Jun 21, 2024

Beyond the Biological Imperative: Having Kids When Everything Sucks

Father Time | Poliphilo, CC0, via Wikimedia Commons
Father Time | Poliphilo, CC0, via Wikimedia Commons

By Jonathan Kass

You are programmed to want children. You’re past thirty now and the cajoling from your genes is becoming increasingly difficult to ignore. Do it, they wheedle. Everyone likes you. The world needs more people just like you.

That may be true, you think. You have always been a sucker for flattery. You remember the other day when you dropped a glass and slowed its fall with your foot. Neither the glass nor your foot broke, and your wife seemed mildly impressed.  Maybe I should have kids. You begin to like the idea. There are way worse people than me doing it.

Suddenly, a whisper from your shoulder — Psst.  It’s your Existential Guilt, wearing Father Time robes and a doomsday clock necklace, the minute hand directed nearly upward. Here is the embodiment of your apprehension. Here is the misanthropic revulsion that strengthens every time you read the news. He looks at you with the face your mother used to make: not mad, just disappointed. 

Remember climate change? He asks as he pokes your neck with a single-use plastic straw.  Remember the race riots, the climbing national debt? You’re all running out of food, running out of water. What’s the plan for global antibiotic resistance? What about the impending A.I. explosion? Also, you do remember we just climbed out of a global pandemic, right? And wasn’t there something about UFOs? Are you so selfish, so base, that you would let that (he gestures vaguely to your pelvis) convince you to pluck a soul from the warm embrace of nonexistence and bring it here?

Your stomach tightens as the guilt gurgles inside you. You know there is truth in his screed: You have met the enemy, and he is us — he is you. Humans are a parasite out of balance with its host. You have accepted this fact and repeat it every morning at the bathroom mirror. I am a parasite, you tell yourself resignedly, failing to meet your own gaze. How then, can you justify reproducing? How can you justify bringing new life to a world so fraught with danger and uncertainty? The berobed figure now at your shoulder smiles at his handiwork and checks his clock. So, listen, he says, I’ve got to run. Just remember you and everyone you love is a plague! Byeee!”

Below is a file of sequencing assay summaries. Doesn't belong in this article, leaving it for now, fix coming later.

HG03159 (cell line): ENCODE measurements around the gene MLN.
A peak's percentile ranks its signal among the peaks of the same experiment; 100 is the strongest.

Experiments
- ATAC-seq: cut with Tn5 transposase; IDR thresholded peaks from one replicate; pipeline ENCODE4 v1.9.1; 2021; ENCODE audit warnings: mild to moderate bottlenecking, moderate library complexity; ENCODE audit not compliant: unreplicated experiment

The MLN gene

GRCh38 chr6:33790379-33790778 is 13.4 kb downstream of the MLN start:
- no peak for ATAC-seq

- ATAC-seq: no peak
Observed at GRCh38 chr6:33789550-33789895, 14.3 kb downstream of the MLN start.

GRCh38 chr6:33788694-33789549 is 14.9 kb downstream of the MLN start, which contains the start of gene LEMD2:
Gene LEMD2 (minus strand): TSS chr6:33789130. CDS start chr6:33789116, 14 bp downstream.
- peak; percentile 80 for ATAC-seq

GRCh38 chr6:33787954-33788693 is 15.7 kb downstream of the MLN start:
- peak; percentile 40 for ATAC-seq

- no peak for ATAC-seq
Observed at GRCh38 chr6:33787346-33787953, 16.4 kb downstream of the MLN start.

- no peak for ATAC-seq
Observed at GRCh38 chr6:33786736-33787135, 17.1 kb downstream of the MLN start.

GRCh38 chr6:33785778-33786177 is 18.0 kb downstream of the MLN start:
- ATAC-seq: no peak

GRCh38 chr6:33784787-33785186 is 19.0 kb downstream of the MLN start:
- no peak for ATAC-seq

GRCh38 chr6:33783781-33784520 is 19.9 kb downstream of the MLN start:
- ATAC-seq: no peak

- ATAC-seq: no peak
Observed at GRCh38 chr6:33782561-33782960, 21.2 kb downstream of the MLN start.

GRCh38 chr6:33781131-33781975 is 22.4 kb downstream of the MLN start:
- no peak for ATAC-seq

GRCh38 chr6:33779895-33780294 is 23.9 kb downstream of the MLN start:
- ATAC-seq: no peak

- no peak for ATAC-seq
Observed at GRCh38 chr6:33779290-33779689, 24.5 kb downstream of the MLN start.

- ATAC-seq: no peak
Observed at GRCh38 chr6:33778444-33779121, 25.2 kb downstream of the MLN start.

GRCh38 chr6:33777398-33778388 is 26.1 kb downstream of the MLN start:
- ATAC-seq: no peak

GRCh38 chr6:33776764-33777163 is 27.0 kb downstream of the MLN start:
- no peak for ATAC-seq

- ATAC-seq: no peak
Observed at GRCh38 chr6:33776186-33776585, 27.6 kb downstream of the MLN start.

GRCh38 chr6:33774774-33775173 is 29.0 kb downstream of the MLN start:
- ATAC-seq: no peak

He disappears in a cloud of chlorofluorocarbons.

Perhaps, dear reader, I can alleviate your guilt as I attempt to assuage my own.  Consider this: The youngest generation is growing up politically engaged and outraged. Since birth, they have been bombarded by signs of our species’ collapse. They know that they have the most to lose from it going wrong. These young people, if sometimes misguided in their vitriol, are critical to the future of the species.  

Having children not only provides an opportunity to produce new critically thinking, solution-oriented humans, it induces pre-existing humans to find less virulent ways of existing on this planet. Becoming a parent in the current political and cultural milieu is akin to gambling on the future of the species. You are wagering the happiness and well being of your entire bloodline on the hopes that we pull ourselves back from the brink. With stakes so high, a parent could be hardly faulted for trying to influence the outcome. Surely it is preferable to take the uncertain risk than to sit resignedly as we approach our imminent demise?

On a more personal note, children bring opportunities to reconnect with an uncomplicated life you once knew. The unrestrained pleasure of an ice cream cone on a hot day, the countdown to the last day of the school year — these simple joys are lost as we age and burden ourselves with stresses both existential and mundane. Adulthood involves a preoccupation with the past and future, but little time is spent appreciating what is in front of us right now. You are older and have learned many things, but you have forgotten some as well.  Having children, despite its new responsibilities and terrors, can reinvigorate a youthful joy you have likely lost.

Maybe this reasoning makes sense to you and you begin to feel a little better. Sensing your relief, the Existential Guilt reappears on your shoulder. You can tell he is gearing up for a reprimand, but now you are better prepared for it. Yes, there is work left to do — adversity looms large on the horizon and we as humans face many big challenges in the years to come, but this may be the only life you have. Go easy on yourself, and do not let fear deprive you of the joys of parenthood.

Jonathan Kass is a physician and new father located in the Tampa Bay area who writes to fend off the existential dread.  He loves a surprising chess move, a new bird species, and a well timed joke.

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